Taking Care.

chiv·al·ry noun \ˈshi-vəl-rē\
1 : mounted men-at-arms
2 archaic
a : martial valor
b : knightly skill
3 : gallant or distinguished gentlemen

Well, there you have it. That sure is a delicate and problematic term. I want to make it very clear at first that I can only speak to my own experiences, my own feelings and my own inadequacies therein, but I do invite thoughtful discussion. In fact, I’d love it if y’all would be willing to share what you think about this particular subject.

I have been long anxious about discussing the ways in which I identify with chivalry, trying my best to make it clear that my finger-hold on these particular words (gentleman, chivalrous, gallantry) do not equate to some sort of gross misogyny. I think that, for me, part of chivalry, of general gentlemanly-ness is about holding up the ways in which my masculinity can be feminist, can be radical. The ways my masculinity takes care. It is about staying aware of, about accepting critique and feedback regarding my behavior and relationships in the world without becoming defensive. It is about constant examination of the ways in which I have to privilege of walking through the world being as a man. What I’m saying is, I guess, that self-examination and analysis is woven into the parts of my identity that are chivalrous. They are, for me, intrinsically linked to one another. They are completely caught up in each other swaddled in the big soft cloth of my butchness, of my queerness. Of course, this part is almost easier to talk about than the other part, the part where I am a lover of pomp, circumstance, dandy duds, dudes and John Wayne (rumored a very big time closeted dandy) movies. While simultaneously archiving and analyzing identity from a fortunate feminist place, there are many things about being a gentleman that connect me to my history, my community, my family and my lovers. It is difficult (to say the least) to discuss these ways, and I believe that some of that has to do with the F word. By that, I mean, fear.

Over the years, I’ve had many difficult and tender conversations with other transmen and allies about our friend, fear. About the ways in which misogyny (and homophobia) root in our hearts and create in us a sometimes seemingly insurmountable fear. Fear of men, fear of the world, and fear of each other. Instead of wandering around feeling completely sad about the whole thing (been there, done that), I have slowly and carefully begun to re-frame. A re-frame of this fear for me involves, like other identity things, giving my tender teddy heart a lot of love and permission to see the world in a unique way, express the not-so palatable parts of me, to cry, and more importantly to laugh.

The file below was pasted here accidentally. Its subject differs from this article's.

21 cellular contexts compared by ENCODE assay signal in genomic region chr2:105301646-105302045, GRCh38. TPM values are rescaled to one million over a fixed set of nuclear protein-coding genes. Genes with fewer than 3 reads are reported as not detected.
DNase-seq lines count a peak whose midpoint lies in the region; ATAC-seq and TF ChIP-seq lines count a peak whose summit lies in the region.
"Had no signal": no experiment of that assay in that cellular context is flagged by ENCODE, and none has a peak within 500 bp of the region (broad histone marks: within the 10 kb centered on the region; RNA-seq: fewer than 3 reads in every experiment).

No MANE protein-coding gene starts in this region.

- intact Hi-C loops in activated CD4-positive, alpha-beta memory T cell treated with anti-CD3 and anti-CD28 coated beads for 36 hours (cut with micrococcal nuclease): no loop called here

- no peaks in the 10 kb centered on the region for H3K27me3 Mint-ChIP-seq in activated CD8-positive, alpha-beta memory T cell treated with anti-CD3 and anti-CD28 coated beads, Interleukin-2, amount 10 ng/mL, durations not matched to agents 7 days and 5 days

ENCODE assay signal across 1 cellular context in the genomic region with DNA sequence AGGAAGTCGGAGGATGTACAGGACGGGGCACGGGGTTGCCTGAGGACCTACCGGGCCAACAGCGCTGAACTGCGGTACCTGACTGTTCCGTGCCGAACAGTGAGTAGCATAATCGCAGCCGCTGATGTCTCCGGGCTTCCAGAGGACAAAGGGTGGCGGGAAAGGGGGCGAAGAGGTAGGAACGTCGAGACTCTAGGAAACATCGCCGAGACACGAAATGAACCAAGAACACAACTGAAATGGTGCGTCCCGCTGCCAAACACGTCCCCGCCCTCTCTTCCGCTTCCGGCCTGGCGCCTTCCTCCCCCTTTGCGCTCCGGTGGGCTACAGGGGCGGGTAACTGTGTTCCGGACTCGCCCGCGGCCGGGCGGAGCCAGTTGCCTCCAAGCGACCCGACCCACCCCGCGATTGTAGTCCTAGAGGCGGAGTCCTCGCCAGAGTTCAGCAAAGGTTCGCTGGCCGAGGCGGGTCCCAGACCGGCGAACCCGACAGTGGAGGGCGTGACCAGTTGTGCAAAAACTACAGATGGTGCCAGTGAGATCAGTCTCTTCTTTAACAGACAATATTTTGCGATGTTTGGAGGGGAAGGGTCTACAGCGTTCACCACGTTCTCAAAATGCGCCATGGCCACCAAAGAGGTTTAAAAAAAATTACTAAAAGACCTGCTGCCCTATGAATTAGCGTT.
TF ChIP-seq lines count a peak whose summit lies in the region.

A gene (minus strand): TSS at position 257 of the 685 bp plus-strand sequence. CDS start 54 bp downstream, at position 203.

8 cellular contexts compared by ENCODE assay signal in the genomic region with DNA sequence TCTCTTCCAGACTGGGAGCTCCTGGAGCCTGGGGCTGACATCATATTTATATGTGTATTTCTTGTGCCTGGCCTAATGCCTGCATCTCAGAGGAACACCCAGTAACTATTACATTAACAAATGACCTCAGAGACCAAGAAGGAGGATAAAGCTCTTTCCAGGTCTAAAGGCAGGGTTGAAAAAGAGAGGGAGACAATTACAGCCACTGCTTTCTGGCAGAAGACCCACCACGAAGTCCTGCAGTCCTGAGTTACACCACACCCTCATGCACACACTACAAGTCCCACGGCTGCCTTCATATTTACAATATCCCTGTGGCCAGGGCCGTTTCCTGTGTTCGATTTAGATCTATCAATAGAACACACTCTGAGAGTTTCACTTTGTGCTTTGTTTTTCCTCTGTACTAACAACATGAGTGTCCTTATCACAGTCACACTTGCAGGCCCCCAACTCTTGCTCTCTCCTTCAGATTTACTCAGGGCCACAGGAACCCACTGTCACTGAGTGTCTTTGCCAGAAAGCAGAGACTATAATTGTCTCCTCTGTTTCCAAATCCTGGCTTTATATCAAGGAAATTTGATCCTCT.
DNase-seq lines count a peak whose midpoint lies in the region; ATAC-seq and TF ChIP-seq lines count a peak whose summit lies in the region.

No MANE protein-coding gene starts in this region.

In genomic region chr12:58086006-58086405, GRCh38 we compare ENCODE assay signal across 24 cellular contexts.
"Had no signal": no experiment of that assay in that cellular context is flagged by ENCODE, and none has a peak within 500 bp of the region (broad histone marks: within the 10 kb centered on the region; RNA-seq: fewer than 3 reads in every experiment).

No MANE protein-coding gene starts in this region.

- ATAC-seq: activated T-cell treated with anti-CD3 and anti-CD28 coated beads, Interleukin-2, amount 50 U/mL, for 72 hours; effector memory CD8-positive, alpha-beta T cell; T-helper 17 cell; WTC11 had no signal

How is it that I connect my masculinity to my nature as a gentleman without being a jerk? Firstly, I think it is by my family. As a girl child, I was taught the same politeness as my younger brother. It was put to us like this: treat everyone in the world equally and well. Address people with kindness, compassion and confidence. Make eye contact and shake hands firmly. Always offer everything you have to guests in your space and friends in your life while seeking no return. There are, of course, many other lessons but the point is, we were raised to be polite, and not necessarily only as gentlemen. On the other hand, I found my father didn’t hold back his thoughts on chivalry with me (maybe he felt something small and seeking from me, something that needed more learning in this area). My father taught me many things (small and large) like when to hold open the door (for everyone), and what things a gentleman always carries (watch, handkerchief, wallet, comb, lighter), and that it is okay, no matter who you are, to cry. Also, I want to say that I never associated (as the definitions above are want) chivalry or being a gentleman with wealth (we were far from it) but rather with a sense of purpose, kindness and understanding of other people. I believe in listening and in respect.

I also believe in chivalry and gallantry as a dance. In my romantic relationships this comes out in the ways in which I pay attention. The ways in which I interact with dates and partners isn’t only about chivalry, but also the parts of me that are are fulfilled in their being seen. There is a long, slow shuffle of negotiation, a gratefulness for being allowed to take care of, a joy in letting someone see and hold onto the skin under which I also need care. I am often, because of, and in spite of myself, a caretaker. The chivalrous part of this feels healthy, heart full and fulfilled. The other facets of this are harder to deal with (knowing that boundaries are hard to set for myself and struggling to feed my heart first for me, instead of in preparation for giving). While I have had relationships with folks of all stripes, this part of me feels especially cared for when I am interacting with folks who identify as women. I definitely have more to say about this particular part, but am never sure where to begin and so am working on it.

Then, there are the not so easy things to say. Things I didn’t want to learn. Things like my association of stoicism, pride, and silence with being a gentleman. My association of chivalrous feelings with shame. Thus, the continued effort at re-frame, to discuss, and to laugh at the actual ridiculousness of the whole thing. It is so important to me to have a sense of humor about my being chivalrous, dandy, butch, queer, tender, an artist.

I believe there is (so much) more to say. But I think right now, I have to sit back and let sit until I can dig deeper.

A Bartender's Handshake: Home made ginger beer and a glass of Fernet.


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